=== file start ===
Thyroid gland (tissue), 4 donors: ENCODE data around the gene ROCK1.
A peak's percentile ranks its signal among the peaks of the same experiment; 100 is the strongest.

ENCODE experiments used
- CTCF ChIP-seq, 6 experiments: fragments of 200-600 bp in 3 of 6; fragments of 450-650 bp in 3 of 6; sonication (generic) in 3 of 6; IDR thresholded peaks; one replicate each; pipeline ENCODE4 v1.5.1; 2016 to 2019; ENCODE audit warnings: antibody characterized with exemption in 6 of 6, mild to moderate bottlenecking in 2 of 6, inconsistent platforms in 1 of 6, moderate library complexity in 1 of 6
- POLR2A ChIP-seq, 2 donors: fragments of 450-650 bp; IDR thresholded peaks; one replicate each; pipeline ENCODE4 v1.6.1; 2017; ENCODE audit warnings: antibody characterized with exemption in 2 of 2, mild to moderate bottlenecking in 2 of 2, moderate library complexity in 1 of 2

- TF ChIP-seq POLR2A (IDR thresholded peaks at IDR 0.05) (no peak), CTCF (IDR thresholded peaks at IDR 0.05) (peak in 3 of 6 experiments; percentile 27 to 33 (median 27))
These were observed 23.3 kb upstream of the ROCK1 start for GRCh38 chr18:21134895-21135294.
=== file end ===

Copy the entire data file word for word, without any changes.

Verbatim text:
Thyroid gland (tissue), 4 donors: ENCODE data around the gene ROCK1.
A peak's percentile ranks its signal among the peaks of the same experiment; 100 is the strongest.

ENCODE experiments used
- CTCF ChIP-seq, 6 experiments: fragments of 200-600 bp in 3 of 6; fragments of 450-650 bp in 3 of 6; sonication (generic) in 3 of 6; IDR thresholded peaks; one replicate each; pipeline ENCODE4 v1.5.1; 2016 to 2019; ENCODE audit warnings: antibody characterized with exemption in 6 of 6, mild to moderate bottlenecking in 2 of 6, inconsistent platforms in 1 of 6, moderate library complexity in 1 of 6
- POLR2A ChIP-seq, 2 donors: fragments of 450-650 bp; IDR thresholded peaks; one replicate each; pipeline ENCODE4 v1.6.1; 2017; ENCODE audit warnings: antibody characterized with exemption in 2 of 2, mild to moderate bottlenecking in 2 of 2, moderate library complexity in 1 of 2

- TF ChIP-seq POLR2A (IDR thresholded peaks at IDR 0.05) (no peak), CTCF (IDR thresholded peaks at IDR 0.05) (peak in 3 of 6 experiments; percentile 27 to 33 (median 27))
These were observed 23.3 kb upstream of the ROCK1 start for GRCh38 chr18:21134895-21135294.